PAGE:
But as we are taught to appreciate the subtle emotional branding differences between Coke and Pepsi, their formulas differing only slightly in order to establish copyright, they are interchangeable as colas. You can be part of one brand’s “generation” or assume the superior posture of the other’s being “the real thing” and still not be able to define the differences. You must actively seek beyond recognizable names and read deeper into the packaging to find true variation: colas that use cane sugar taste radically different that those that use corn syrup, those that don’t artificially color their drinks are clear, and so on. But without this branding for superiority in the market we come to accept there are only two choices (like our branded politics) and will grudgingly accept the other if our preferred brand isn’t available.
Is this seriously the way we want to think about the craft of storytelling, about writing and about what it means to be an author?
The lasting result of this brand-think is that an author of breadth and depth is considered a liability, because their brand cannot be easily sold or exploited, which in turn limits what is available to us as reading consumers. What bothers me, then, is the expectation that what is perceived as “success” is that which can be replicated like a factory product; books thematically or stylistically similar to one another that do not challenge readers expectations or threaten them with the confusion of true variety.
When I think about what I like about certain authors do I find that it usually is with their style of storytelling. I assume it is because I have been trained to expect that from authors. But I was also trained as an artist and within the fine arts there are two distinct paths one can follow. Artists can, like photographer Ansel Adams, become the master printer of wilderness landscapes, so much so that the occasional portrait by Adams literally shocks because it seems “out of character” to us; or, as with artists like Picasso or Hockeny, move through different “periods” of their output as they strive to explore new horizons, giving followers a chance to grow and change their perspectives along the way.
What branding is for authors feels more to me like Warhol’s factory churning out silkscreen prints on canvas of palatable pop culture. One hit book is always welcome, but something that can be spun off into a series is even better. It’s the “If you like this, then you’ll love this” approach, with writers looking to find ways to take the stories they feel compelled to tell and forcibly lay them into molds. Like packaged titles, with their market research and stable of anonymous writers churning out melodramas according to the style book, brand identity becomes the tail that wags the dog.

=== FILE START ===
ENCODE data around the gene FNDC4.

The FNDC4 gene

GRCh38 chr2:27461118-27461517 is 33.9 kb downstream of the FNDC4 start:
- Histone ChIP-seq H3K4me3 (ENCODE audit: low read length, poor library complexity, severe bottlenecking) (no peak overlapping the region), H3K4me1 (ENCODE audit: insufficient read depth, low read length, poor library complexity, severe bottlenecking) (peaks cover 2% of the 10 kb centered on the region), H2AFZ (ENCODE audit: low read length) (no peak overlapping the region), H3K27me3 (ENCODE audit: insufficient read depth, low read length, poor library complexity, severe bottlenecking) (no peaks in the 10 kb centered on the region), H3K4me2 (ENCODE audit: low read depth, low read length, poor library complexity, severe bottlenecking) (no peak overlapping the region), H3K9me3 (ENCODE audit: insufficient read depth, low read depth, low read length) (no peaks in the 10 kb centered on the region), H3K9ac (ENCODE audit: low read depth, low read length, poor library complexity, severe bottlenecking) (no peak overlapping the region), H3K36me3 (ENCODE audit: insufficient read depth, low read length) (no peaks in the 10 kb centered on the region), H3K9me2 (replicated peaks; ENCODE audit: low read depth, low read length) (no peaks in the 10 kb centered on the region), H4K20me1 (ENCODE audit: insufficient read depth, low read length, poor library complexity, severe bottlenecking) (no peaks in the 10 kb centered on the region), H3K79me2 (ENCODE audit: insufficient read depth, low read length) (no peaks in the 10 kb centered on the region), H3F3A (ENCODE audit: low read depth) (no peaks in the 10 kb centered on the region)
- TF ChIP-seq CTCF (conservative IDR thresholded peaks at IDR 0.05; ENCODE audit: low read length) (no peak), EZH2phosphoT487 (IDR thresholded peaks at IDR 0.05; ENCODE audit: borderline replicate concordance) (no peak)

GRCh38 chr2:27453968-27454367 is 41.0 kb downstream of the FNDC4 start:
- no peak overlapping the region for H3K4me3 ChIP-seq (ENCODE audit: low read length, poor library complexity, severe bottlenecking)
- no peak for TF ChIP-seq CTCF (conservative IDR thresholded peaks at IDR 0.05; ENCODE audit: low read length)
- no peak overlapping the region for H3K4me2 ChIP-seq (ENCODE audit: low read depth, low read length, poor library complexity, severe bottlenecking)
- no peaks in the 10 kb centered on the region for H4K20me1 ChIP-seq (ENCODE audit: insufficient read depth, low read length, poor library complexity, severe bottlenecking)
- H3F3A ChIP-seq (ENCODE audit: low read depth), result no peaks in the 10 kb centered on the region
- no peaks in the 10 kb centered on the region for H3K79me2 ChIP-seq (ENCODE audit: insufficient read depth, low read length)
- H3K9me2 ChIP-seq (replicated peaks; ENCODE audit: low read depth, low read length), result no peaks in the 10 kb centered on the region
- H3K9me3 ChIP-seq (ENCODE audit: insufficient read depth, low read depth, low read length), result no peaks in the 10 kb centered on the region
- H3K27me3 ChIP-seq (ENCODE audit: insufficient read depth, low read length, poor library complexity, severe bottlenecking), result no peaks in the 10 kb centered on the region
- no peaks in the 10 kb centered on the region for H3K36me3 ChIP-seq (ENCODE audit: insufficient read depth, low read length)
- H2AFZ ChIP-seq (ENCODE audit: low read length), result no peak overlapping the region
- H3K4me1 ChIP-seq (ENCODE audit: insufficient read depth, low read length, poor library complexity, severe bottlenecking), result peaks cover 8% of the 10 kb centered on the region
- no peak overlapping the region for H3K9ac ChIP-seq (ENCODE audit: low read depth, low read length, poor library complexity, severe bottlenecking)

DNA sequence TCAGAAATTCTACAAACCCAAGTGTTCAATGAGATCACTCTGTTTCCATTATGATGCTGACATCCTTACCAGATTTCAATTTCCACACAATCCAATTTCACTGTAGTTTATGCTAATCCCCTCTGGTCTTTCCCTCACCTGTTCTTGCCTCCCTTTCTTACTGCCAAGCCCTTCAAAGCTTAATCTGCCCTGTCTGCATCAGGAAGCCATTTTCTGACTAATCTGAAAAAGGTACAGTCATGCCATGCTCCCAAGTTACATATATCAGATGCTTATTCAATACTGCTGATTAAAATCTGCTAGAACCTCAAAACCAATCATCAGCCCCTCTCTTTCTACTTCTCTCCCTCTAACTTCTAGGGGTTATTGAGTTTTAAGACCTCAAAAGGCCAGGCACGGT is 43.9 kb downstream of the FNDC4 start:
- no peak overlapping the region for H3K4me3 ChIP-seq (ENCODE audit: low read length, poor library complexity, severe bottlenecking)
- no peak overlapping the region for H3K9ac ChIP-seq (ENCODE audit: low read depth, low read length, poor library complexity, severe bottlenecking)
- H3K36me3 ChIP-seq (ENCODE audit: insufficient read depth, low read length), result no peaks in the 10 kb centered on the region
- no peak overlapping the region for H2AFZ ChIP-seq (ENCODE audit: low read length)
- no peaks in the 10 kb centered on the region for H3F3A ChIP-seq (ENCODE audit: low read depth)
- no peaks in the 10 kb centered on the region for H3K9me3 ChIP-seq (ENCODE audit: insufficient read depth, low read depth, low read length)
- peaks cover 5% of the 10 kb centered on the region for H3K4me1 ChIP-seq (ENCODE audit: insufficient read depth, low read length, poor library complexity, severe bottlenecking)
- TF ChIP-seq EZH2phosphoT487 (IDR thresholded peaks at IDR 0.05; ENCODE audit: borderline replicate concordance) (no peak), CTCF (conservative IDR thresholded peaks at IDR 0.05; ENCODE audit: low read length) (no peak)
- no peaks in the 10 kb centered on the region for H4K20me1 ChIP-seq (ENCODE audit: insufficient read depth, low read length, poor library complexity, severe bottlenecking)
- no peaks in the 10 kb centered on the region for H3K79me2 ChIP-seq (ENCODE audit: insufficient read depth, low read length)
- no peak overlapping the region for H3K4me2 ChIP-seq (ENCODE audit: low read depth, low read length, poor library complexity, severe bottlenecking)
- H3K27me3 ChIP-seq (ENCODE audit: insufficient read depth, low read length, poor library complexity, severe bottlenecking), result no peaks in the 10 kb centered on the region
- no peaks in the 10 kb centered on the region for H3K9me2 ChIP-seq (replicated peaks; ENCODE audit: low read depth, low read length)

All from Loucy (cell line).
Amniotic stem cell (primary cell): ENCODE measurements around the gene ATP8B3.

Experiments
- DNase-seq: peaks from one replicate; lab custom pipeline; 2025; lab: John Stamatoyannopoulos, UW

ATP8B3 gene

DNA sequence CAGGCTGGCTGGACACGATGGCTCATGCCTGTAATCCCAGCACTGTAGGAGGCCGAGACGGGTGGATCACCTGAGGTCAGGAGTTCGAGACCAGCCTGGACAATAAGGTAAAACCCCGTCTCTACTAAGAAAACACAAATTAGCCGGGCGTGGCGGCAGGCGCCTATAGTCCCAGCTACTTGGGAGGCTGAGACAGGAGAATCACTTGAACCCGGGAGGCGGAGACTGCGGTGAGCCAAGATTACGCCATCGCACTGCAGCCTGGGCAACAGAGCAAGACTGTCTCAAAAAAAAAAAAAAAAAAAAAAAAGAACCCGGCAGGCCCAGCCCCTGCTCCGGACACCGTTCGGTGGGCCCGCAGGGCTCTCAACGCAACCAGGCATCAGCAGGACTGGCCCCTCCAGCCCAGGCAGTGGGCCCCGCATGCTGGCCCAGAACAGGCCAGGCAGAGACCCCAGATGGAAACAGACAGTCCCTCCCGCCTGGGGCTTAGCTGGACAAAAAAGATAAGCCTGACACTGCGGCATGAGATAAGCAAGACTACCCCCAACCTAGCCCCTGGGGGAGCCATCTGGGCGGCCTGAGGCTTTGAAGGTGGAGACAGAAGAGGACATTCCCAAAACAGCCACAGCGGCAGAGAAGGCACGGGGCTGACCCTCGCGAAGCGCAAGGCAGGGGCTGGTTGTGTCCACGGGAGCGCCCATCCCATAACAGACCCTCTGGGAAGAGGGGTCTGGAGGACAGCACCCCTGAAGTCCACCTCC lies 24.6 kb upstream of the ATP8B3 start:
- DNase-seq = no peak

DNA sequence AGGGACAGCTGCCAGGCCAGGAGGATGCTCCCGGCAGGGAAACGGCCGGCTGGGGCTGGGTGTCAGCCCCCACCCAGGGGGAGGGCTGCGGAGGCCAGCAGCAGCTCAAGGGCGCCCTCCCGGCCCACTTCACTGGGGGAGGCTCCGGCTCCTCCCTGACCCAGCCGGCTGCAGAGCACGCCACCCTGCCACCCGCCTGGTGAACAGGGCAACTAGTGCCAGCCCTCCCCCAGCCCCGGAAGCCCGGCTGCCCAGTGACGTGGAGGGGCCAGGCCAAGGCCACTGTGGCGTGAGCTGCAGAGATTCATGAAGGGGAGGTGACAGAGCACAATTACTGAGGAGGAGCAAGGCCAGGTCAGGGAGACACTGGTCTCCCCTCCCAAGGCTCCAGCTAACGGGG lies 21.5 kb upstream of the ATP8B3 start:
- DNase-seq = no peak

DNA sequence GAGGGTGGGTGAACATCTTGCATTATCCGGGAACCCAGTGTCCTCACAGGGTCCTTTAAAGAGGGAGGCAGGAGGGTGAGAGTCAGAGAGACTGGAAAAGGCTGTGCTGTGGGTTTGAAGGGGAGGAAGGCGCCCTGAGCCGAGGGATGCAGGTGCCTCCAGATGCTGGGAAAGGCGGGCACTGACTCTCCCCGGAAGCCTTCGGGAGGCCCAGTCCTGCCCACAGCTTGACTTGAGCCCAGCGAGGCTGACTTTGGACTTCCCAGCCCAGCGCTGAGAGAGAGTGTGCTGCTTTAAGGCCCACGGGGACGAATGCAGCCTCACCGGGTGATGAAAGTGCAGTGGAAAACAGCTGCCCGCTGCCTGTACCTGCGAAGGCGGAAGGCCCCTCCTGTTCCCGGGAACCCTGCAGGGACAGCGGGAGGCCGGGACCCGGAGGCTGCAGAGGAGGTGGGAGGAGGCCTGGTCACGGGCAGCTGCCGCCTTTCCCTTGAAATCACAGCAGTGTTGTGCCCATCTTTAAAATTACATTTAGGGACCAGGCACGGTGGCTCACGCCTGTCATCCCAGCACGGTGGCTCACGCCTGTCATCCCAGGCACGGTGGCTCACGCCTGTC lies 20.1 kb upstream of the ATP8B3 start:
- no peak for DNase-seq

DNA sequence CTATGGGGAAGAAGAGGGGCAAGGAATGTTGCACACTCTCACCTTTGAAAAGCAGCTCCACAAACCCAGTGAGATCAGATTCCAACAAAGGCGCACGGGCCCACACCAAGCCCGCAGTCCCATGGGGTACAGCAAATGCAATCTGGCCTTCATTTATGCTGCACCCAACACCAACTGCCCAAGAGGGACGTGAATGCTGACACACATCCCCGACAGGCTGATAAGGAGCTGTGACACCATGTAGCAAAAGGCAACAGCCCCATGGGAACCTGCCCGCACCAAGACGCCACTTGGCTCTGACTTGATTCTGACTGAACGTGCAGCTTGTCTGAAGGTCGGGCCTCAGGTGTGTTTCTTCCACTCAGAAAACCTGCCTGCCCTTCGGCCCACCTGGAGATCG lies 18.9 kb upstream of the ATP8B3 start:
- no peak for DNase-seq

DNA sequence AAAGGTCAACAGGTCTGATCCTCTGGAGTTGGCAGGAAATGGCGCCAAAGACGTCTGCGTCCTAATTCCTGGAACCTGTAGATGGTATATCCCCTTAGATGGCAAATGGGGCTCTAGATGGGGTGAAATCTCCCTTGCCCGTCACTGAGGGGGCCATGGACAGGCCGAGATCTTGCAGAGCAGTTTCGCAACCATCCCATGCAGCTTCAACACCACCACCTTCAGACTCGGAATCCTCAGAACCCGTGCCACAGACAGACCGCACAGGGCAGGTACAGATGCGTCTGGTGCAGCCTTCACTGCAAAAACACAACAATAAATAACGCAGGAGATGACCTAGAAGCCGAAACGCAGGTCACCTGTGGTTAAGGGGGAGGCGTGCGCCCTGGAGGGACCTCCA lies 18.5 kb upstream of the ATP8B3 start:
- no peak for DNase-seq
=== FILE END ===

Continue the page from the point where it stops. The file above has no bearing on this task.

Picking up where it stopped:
It isn’t enough that authors remain true to themselves, they should be deliberately and consciously confounding expectations and moving as far a way from branding as possible. They, we, need to be on the edges of the frontiers not only telling the stories that matter to us, but giving readers cause to hack through the overgrowth of complacency and into new worlds. We need to stop demanding that writers all march along the paths that are known but to go beyond Frost’s less-traveled roads and actually blaze entirely new trails. It’s not about social media and e-publishing, it’s not about knowing our personal brand or getting pigeonholed, it’s about looking at our storytelling as a creative art, as something larger.
The dictum is that a writer must write what they know, and write the stories they need to tell. I’m beginning to believe this path of thinking, while true in many respects, has led to a dead-end of writer as a factory laborer. There are much bigger issues that aren’t being discussed but our energies are being consumed with false concerns like branding.
The old joke is that no one gets into writing for the money, so lets stop adopting the business models of marketing, quit focusing on appeasing the business cycles or second guessing the next trends. Instead let’s see if writers can find their way back to their shamanic roots, become the storytelling healers of their tribes, and increase the diversity of voices rather than the delusional heterogeneity of brand monoculture.